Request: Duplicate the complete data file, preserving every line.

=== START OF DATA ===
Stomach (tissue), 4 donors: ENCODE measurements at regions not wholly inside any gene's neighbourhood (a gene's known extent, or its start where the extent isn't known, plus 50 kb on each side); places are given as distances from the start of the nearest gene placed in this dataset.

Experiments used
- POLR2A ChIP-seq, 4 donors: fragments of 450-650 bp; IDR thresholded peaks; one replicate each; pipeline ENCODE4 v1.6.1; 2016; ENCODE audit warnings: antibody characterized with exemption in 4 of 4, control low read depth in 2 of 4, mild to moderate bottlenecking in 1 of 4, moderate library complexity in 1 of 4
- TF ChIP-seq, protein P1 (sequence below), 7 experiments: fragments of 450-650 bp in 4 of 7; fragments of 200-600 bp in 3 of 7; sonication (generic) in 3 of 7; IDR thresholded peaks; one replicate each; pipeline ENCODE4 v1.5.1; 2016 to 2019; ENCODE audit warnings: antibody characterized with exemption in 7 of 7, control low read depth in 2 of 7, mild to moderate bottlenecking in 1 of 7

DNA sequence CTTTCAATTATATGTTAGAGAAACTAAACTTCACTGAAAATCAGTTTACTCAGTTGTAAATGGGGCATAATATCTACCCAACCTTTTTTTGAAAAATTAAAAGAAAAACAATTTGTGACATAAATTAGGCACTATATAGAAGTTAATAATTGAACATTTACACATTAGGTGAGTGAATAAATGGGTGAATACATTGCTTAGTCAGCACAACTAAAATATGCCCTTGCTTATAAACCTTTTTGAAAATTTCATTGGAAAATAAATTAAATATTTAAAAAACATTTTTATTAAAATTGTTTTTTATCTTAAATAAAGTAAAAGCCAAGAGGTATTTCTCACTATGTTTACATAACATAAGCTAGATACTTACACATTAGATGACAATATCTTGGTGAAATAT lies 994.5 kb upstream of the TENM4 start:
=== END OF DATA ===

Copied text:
Stomach (tissue), 4 donors: ENCODE measurements at regions not wholly inside any gene's neighbourhood (a gene's known extent, or its start where the extent isn't known, plus 50 kb on each side); places are given as distances from the start of the nearest gene placed in this dataset.

Experiments used
- POLR2A ChIP-seq, 4 donors: fragments of 450-650 bp; IDR thresholded peaks; one replicate each; pipeline ENCODE4 v1.6.1; 2016; ENCODE audit warnings: antibody characterized with exemption in 4 of 4, control low read depth in 2 of 4, mild to moderate bottlenecking in 1 of 4, moderate library complexity in 1 of 4
- TF ChIP-seq, protein P1 (sequence below), 7 experiments: fragments of 450-650 bp in 4 of 7; fragments of 200-600 bp in 3 of 7; sonication (generic) in 3 of 7; IDR thresholded peaks; one replicate each; pipeline ENCODE4 v1.5.1; 2016 to 2019; ENCODE audit warnings: antibody characterized with exemption in 7 of 7, control low read depth in 2 of 7, mild to moderate bottlenecking in 1 of 7

DNA sequence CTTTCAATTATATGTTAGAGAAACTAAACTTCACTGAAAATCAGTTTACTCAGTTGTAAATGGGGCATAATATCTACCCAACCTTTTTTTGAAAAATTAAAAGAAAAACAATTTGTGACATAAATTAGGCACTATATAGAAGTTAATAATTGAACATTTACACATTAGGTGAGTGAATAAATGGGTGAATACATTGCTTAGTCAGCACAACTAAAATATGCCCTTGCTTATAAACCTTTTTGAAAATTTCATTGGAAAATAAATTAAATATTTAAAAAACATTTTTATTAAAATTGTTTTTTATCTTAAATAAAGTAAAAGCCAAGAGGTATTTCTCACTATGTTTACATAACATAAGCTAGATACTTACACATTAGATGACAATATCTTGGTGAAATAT lies 994.5 kb upstream of the TENM4 start: